President Bush has survived summers of discontent before. But this season's doldrums -- reflected in dismal poll numbers and a surprisingly weak Republican showing in a special Ohio congressional election -- will be harder to surmount. They are the culmination of doubts about Bush that have germinated below the surface of public opinion for much of his presidency.
Typical of the polls was a Newsweek survey released over the weekend. It showed Bush with a 42 percent approval rating, matching the lowest of his presidency. Only 34 percent approved of his handling of the war in Iraq. A remarkable 61 percent disapproved.
The race in Ohio, where Democrat Paul Hackett, an Iraq war veteran, managed 48 percent of the vote in a district Bush carried with 64 percent last year, has Republicans scrambling for alibis. Many in the party are ascribing the narrowness of former state representative Jean Schmidt's victory to flaws in her campaign and her candidacy. The search for a scapegoat is the surest sign that the GOP knows something is badly wrong.
Bush's obvious problem is Iraq. The sharp rise in casualties over the past fortnight has pushed the war back onto the television news and aggravated opposition. Less noticed is that from its inception, this war was never broadly popular. The president also had a difficult summer in 2002 when he began selling the war. One Republican politician after another returned from that summer's recess reporting, in the popular phrase of the time, that the president had not yet "made the case" for war.
An ABC News poll in early September 2002 found that while 56 percent of Americans favored military action to depose Saddam Hussein, a quarter of that support melted away when respondents were asked if they would still back the war in the face of opposition from American allies. From the beginning, in other words, hard-core support for the war has never amounted to much more than 40 percent.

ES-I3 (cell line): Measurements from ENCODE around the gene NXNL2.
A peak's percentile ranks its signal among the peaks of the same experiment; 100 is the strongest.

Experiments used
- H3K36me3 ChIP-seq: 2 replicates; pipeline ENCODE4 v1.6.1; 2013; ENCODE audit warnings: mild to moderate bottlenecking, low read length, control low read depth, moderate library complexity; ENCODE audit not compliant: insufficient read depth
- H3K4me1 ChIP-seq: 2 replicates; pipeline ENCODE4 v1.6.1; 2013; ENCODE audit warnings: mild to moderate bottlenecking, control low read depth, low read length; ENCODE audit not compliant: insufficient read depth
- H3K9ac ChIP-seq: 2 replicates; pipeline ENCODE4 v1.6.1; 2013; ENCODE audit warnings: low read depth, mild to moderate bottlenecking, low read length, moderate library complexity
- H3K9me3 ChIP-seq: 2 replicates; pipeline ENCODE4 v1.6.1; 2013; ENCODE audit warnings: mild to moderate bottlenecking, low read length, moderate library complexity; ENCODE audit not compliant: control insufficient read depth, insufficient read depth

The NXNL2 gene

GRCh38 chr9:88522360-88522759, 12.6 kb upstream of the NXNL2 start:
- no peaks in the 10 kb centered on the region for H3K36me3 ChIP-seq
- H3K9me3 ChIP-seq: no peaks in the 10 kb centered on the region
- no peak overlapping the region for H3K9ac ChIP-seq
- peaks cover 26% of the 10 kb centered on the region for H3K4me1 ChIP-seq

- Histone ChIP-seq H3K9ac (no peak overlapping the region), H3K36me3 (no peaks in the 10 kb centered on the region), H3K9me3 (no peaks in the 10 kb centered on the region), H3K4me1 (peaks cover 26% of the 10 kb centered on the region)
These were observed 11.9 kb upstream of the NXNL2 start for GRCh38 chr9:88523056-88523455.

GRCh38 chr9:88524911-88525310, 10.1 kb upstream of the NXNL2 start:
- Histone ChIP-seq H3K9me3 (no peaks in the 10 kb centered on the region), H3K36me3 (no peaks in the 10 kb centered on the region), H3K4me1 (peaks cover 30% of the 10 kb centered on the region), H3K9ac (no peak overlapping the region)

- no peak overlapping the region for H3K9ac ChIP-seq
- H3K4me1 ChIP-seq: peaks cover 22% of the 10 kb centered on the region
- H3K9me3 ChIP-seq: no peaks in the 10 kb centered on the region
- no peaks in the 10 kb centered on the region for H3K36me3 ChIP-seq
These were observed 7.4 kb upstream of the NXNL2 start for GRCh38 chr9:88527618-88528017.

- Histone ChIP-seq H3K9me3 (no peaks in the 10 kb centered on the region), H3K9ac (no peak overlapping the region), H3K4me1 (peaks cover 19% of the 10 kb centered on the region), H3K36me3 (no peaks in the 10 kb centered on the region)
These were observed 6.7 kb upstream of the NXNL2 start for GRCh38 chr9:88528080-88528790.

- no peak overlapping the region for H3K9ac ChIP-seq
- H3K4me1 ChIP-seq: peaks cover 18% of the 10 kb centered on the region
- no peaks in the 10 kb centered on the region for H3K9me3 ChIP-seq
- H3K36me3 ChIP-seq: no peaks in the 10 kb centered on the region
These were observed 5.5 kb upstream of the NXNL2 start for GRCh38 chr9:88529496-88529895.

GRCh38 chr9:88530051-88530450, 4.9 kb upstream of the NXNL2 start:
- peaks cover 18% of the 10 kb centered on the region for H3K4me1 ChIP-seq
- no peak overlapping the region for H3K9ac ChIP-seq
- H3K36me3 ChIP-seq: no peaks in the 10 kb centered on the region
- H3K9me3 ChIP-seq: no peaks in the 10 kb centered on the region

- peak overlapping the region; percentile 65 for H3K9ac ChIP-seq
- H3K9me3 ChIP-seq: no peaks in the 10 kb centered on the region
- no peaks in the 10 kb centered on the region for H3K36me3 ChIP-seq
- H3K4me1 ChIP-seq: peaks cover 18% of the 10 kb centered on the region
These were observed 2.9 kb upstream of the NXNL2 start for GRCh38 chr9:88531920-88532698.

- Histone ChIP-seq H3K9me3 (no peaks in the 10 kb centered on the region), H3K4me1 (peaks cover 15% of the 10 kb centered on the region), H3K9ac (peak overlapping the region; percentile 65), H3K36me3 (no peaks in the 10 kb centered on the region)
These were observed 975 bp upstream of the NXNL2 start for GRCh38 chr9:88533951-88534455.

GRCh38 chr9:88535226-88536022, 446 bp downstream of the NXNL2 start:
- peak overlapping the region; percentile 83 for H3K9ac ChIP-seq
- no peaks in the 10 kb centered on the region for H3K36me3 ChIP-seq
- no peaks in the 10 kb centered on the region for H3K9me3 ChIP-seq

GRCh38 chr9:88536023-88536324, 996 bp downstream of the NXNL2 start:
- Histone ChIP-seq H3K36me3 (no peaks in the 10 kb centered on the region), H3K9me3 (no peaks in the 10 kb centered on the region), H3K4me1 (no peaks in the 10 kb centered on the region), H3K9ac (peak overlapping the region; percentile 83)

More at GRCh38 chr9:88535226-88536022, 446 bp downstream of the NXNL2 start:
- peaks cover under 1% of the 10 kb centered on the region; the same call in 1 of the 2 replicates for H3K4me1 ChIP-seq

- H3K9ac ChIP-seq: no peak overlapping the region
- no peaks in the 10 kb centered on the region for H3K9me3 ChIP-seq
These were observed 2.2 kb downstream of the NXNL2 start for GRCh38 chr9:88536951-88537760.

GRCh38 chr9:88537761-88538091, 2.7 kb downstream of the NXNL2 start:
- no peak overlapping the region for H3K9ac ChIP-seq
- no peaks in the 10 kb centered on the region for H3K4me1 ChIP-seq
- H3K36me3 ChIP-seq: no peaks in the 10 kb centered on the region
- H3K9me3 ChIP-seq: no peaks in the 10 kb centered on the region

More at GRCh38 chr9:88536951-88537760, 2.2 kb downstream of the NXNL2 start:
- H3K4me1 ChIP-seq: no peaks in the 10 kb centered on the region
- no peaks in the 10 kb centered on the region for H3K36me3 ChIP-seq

Yes, the war became more popular whenever the news in Iraq was good. But underlying doubts place a special burden on the president to persuade Americans again whenever the Iraq news goes bad. Instead of making the case for the war itself, the president has preferred to emphasize his steadfastness -- which may, in difficult times, translate to many voters as stubbornness.
Americans, says Geoff Garin, a Democratic pollster, don't want to "relitigate" the war, but "feel he got into this without a real plan for success." Garin adds: "They're very frustrated that the president has gotten us into a situation where there are no good choices."
A Republican consultant who asked not to be named said that Bush needed to respond to the casualty reports. "If you're going to ask people to make sacrifices, you have to tell them why," this consultant says. "We're not defining this so people understand what the sacrifices are for."
Two other factors are hurting Bush. In misreading his reelection as a "mandate" for his proposals to create private Social Security accounts, the president set off on a mission that few voters felt they had assigned him. And months of gloomy talk about an impending Social Security "crisis" reinforced doubts about the state of an economy that Bush has only recently begun to talk up.
Moreover, Bush has in the past engaged in a careful two-step on social issues, presenting himself as a social conservative but using conciliatory language to reassure socially moderate voters. Since the election, the controversy over the Terri Schiavo case -- and, more recently, the president's endorsement of teaching "intelligent design" in the public schools -- has upset the balancing act and painted Bush and his party as firmly in the socially conservative camp.
Iraq certainly played a role in Hackett's showing in Ohio. But the closeness of the contest may also have reflected disaffection among moderate Republicans and independents.
Schmidt, some Republicans believe, may have been too socially conservative for such voters. Moderates may still have harbored unhappiness over the intervention of outside conservative groups in the district's Republican primary against Pat DeWine, the son of Sen. Mike DeWine. The social conservatives' first choice, former Rep. Bob McEwen, also lost that primary, but Schmidt was closer than DeWine to the conservative camp.
Underestimating Bush is always a mistake. In the past, the president has come roaring out of his Texas vacation pursuing strategies for recovery that usually included sharp attacks against his opponents. But attacks may not be enough anymore. Bush's arguments on Iraq are faltering, his Social Security ideas have backfired and his party's intense moral conservatism is becoming a liability. This time, the discontent may not be seasonal.